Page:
Esophageal cancer is the sixth most prevalent cancer worldwide and ranks fifth as the most common cause of cancer-related mortality in males. Among all histological subtypes, esophageal squamous cell carcinoma (ESCC) is the predominant type in Asia while adenocarcinoma occurs frequently in Western countries (1). In our center and around the world, the current management of ESCC which incorporates chemotherapy with or without radiation into mainstay esophagectomy has been proven to greatly improve the survival of patients (2,3). Yet, not all patients can benefit from such medical strategies, especially those who are intrinsically resistant or acquire resistance over the course of therapy.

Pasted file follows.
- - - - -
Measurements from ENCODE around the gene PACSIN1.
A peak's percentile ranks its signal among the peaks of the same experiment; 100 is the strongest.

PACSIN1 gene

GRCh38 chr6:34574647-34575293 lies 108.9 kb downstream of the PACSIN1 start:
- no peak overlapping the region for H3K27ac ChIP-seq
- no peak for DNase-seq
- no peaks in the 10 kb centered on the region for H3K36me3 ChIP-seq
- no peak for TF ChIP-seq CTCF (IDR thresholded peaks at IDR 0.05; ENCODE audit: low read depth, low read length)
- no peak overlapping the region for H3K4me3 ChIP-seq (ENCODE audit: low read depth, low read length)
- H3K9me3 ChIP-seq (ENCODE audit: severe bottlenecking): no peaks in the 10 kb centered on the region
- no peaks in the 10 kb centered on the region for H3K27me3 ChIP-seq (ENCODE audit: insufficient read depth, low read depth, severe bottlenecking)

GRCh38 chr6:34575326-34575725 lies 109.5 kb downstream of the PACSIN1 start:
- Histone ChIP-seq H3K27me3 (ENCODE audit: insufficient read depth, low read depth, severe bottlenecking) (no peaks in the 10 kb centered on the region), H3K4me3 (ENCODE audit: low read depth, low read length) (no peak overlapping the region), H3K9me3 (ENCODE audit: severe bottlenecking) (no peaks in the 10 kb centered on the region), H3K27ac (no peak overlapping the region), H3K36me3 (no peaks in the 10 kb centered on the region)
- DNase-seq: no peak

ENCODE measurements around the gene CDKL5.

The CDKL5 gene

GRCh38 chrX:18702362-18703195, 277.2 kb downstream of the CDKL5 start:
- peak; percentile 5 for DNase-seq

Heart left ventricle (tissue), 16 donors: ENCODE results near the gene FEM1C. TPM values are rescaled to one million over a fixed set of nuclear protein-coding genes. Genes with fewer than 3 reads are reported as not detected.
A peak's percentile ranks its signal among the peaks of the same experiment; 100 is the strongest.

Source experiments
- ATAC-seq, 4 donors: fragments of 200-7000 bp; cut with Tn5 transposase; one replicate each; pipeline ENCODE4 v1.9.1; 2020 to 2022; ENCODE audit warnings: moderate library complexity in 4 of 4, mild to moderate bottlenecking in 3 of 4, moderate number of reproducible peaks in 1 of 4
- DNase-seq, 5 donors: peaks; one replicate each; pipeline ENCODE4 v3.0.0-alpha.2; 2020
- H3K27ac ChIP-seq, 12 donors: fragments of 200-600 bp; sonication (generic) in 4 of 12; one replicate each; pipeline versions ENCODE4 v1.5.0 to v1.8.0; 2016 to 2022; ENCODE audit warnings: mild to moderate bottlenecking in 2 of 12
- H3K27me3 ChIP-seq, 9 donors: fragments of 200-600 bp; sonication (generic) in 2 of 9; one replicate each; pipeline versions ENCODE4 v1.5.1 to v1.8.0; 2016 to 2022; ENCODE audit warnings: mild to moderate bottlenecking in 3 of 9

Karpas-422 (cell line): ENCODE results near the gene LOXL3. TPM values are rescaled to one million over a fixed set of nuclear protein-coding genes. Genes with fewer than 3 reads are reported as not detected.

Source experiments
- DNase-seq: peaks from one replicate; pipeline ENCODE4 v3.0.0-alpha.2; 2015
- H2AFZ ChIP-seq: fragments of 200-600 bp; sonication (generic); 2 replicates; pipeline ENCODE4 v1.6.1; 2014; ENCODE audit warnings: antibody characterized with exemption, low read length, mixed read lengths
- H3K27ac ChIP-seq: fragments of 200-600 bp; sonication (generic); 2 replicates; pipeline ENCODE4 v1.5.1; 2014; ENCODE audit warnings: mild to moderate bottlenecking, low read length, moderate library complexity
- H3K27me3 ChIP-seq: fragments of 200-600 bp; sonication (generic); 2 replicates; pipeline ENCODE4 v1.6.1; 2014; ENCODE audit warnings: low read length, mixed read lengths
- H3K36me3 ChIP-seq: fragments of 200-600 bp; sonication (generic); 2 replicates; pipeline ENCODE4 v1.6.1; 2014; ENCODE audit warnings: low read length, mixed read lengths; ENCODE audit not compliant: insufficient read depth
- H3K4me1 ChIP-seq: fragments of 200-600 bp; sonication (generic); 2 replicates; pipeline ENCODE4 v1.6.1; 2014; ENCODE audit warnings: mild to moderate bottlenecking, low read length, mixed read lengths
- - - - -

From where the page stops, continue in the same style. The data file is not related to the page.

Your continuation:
Similar to most solid tumors, ESCC involves the imbalance of oncogenes and tumor suppressors and deregulation of tumorigenic pathways. Among these causes, a number of studies have suggested the role of iron in the progression of esophageal cancers (46). Iron participates in many cellular processes related to energy metabolism, respiration and DNA synthesis by being a cofactor or an enzyme component. Notable involvement includes the functionality of iron-containing enzyme, ribonucleotide reductase, in catalyzing the conversion of ribonucleotides to deoxyribonucleotides for DNA synthesis (7). On the molecular level, iron interacts with iron regulatory proteins to post-transcriptionally modulate the expression of mRNAs containing iron-responsive elements (IREs) at 5′- or 3′-untranslated regions, for which these include genes responsible for iron metabolism and cell cycle regulation (6,8). Cancer cells on the other hand require an extra iron supply for sustaining a rapid growth rate. Positive findings have illustrated the role of iron in tumorigenesis based on the effects of intracellular iron on modulating the tumorigenic Wnt signaling pathway in colorectal and leukemic cancer cells (9,10). In addition, the iron level was also found to influence the cancer-related MEK/ERK pathway in neuroblastoma, head and neck squamous carcinoma and hepatocellular carcinoma (1113). Apart from its direct effect on individual genes and selected tumorigenic pathways, surplus iron can also generate reactive oxygen species, thereby triggering oxidative damage to lipids, proteins and DNA. This type of DNA damage is detrimental because of the potentiality of the subsequent advent of gene mutations inducing cancer. Based on all these cellular effects associated with iron, a homeostatic level of iron must be tightly maintained by a team of molecules for import, export and storage of iron (e.g. transferrin receptor, ferroportin and H-ferritin) (6).